A formal interview will be held, usually with three academics present (at least one representative from the Graduate Admissions Committee). The interview lasts 30 minutes which includes a 10 minute presentation on a subject of your choice, eg a practical scientific work project that you have carried out as part of your course or a vacation project, a part of your course work or a theoretical topic that you found interesting. You should be prepared to answer questions on your presentation. The committee will also ask you questions about your current undergraduate studies and what your plans are for the future. After the formal interview you will visit group heads in the areas of research in which you are most interested, to discuss the research project(s) on offer and be shown around the department (time permitting).
After the interview you will be asked to provide a list in order of preference of the supervisors and research projects for which you wish to be considered. You will be notified, in writing, of the outcome of your interview as soon as a decision has been made.
Publications in project-relevant areas would be an advantage.
Other qualifications, evidence of excellence and relevant experience
- Research or working experience in project relevant areas may be an advantage.
- Preference may be given to those who have previously studied in a project relevant area.
- Evidence of training in project-relevant areas may be an advantage.
2. English language requirement
Applicants whose first language is not English are usually required to provide evidence of proficiency in English at the standard level required by the University.
3. Availability of supervision, teaching, facilities and places
The following factors will govern whether candidates can be offered places:
- The ability of the Department of Physics to provide the appropriate supervision, research opportunities, teaching and facilities for your chosen area of work
- Minimum and maximum limits to the numbers of students who may be admitted to Oxford's research and taught programmes.
The provision of supervision, where required, is subject to the following points:
- The allocation of graduate supervision is the responsibility of the Department of Physics and it is not always possible to accommodate the preferences of incoming graduate students to work with a particular member of staff
- Under exceptional circumstances, a supervisor may be found outside the Department of Physics.
Where possible your academic supervisor will not change for the duration of your course. However, it may be necessary to assign a new academic supervisor during the course of study or before registration for reasons which might include sabbatical leave, maternity leave or change in employment.
4. Disability, health conditions and specific learning difficulties
Students are selected for admission without regard to gender, marital or civil partnership status, disability, race, nationality, ethnic origin, religion or belief, sexual orientation, age or social background.
Decisions on admission are based solely on the individual academic merits of each candidate and the application of the entry requirements appropriate to the course.
Further information on how these matters are supported during the admissions process is available in our guidance for applicants with disabilities.
All recommendations to admit a student involve the judgment of at least two members of academic staff with relevant experience and expertise, and additionally must be approved by the Director of Graduate Studies or Admissions Committee (or equivalent departmental persons or bodies).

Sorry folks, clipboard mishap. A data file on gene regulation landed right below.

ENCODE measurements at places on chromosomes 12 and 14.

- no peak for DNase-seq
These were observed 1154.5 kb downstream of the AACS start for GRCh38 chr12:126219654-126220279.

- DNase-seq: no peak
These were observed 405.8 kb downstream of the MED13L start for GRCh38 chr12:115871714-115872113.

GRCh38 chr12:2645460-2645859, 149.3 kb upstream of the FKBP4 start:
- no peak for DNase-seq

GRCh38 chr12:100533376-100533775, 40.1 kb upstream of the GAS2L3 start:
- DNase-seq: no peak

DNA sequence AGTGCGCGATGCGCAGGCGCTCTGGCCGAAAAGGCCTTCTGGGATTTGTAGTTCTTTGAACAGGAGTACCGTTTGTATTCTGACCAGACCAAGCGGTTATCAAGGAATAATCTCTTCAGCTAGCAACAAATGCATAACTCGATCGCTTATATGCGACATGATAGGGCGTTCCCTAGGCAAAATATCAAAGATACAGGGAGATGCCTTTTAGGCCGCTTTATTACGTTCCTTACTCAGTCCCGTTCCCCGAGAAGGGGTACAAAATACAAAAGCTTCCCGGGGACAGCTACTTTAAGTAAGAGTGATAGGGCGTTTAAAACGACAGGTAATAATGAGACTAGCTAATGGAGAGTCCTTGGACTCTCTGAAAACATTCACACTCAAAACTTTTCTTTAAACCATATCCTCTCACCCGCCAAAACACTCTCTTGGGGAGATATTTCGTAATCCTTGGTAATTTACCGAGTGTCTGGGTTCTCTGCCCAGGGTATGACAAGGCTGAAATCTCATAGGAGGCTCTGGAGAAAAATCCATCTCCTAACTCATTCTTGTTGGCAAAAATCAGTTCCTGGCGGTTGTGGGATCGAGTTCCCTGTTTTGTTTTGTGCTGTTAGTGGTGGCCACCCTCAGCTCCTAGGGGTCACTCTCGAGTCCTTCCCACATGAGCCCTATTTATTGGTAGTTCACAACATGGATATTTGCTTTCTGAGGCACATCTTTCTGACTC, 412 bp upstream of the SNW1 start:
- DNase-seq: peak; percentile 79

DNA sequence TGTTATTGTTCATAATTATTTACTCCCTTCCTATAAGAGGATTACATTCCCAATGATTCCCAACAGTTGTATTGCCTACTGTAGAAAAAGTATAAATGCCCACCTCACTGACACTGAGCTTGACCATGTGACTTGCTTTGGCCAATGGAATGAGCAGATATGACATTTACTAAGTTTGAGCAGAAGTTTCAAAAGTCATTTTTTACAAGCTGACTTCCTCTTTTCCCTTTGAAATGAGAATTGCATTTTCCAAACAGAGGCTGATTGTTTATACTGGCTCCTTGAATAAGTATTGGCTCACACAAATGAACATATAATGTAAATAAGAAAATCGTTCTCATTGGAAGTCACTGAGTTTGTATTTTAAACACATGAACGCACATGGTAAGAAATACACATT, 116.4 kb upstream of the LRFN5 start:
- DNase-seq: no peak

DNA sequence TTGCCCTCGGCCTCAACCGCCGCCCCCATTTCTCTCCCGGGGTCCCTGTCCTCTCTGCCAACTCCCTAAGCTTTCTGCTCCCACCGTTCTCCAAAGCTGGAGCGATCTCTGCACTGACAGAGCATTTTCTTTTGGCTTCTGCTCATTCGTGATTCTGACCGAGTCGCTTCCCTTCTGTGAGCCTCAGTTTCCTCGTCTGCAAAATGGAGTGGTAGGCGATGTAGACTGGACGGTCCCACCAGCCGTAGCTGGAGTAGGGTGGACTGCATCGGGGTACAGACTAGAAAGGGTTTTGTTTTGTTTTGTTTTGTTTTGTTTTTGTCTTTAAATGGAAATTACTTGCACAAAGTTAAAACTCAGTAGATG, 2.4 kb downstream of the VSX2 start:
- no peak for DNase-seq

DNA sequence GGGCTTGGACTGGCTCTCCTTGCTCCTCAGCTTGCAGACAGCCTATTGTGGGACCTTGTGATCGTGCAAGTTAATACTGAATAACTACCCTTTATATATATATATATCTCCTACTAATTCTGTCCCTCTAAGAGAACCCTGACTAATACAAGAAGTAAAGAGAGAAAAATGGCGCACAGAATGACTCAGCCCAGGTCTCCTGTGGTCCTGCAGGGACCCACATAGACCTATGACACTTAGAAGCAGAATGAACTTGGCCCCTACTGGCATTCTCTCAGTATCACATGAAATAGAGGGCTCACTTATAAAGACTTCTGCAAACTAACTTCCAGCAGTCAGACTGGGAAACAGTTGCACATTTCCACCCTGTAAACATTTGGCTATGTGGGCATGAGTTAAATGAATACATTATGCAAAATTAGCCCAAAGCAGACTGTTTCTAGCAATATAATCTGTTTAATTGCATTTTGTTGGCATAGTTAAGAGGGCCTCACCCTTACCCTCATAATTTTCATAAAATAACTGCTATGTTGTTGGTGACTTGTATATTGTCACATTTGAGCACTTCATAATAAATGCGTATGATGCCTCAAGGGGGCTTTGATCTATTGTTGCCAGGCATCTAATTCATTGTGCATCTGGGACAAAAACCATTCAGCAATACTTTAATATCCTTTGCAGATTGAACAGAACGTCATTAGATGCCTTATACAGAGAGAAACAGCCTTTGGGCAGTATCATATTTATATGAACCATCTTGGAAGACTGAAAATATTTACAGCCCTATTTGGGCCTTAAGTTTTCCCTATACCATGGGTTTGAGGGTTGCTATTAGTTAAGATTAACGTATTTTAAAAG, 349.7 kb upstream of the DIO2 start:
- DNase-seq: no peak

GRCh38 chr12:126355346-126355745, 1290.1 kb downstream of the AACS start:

Admissions panels or committees will always include at least one member of academic staff who has undertaken appropriate training.
6. Other information
Whether you have yet secured funding is not taken into consideration in the decision to make an initial offer of a place, but please note that the initial offer of a place will not be confirmed until you have completed a Financial Declaration.
The extent of resources, laboratories and other experimental facilities depend very strongly on the particular research project.
The department provides a good level of IT support, online access to most relevant journals and access to the Radcliffe Science Library which is a five-minute walk away.
Access is provided to the student mechanical workshop after attending an initial training session. You will usually be located in a shared office.
There are also small common areas in each group where people can meet up, in addition to the department's common room (canteen). The academic year starts off with a welcome party where the new student intake can meet the academic staff, postdoctoral researchers and second year students.
There are over 1,100 full graduate scholarships available across the University, and these cover your course and college fees and provide a grant for living costs. If you apply by the relevant January deadline and fulfil the eligibility criteria you will be automatically considered. Over two thirds of Oxford scholarships require nothing more than the standard course application. Use the Fees, funding and scholarship search to find out which scholarships you are eligible for and if they require an additional application, full details of which are provided.
For students applying to programmes within the MPLS Division at Oxford, Research Council and other funding opportunities available, subject to eligibility. These opportunities are included in the Fees, funding and scholarship search.
You may also be interested in departmental funding opportunities. Further details can be found on the department's website.
Annual fees for entry in 2018-19
Total annual fees
|c. £4,320||£3,112||c. £7,432|
The fees shown above are the annual tuition and college fees for this course for entry in the stated academic year; for courses lasting longer than one year, please be aware that fees will usually increase annually. For details, please see our guidance on likely increases to fees and charges.
Tuition and college fees are payable each year for the duration of your fee liability (your fee liability is the length of time for which you are required to pay tuition and college fees).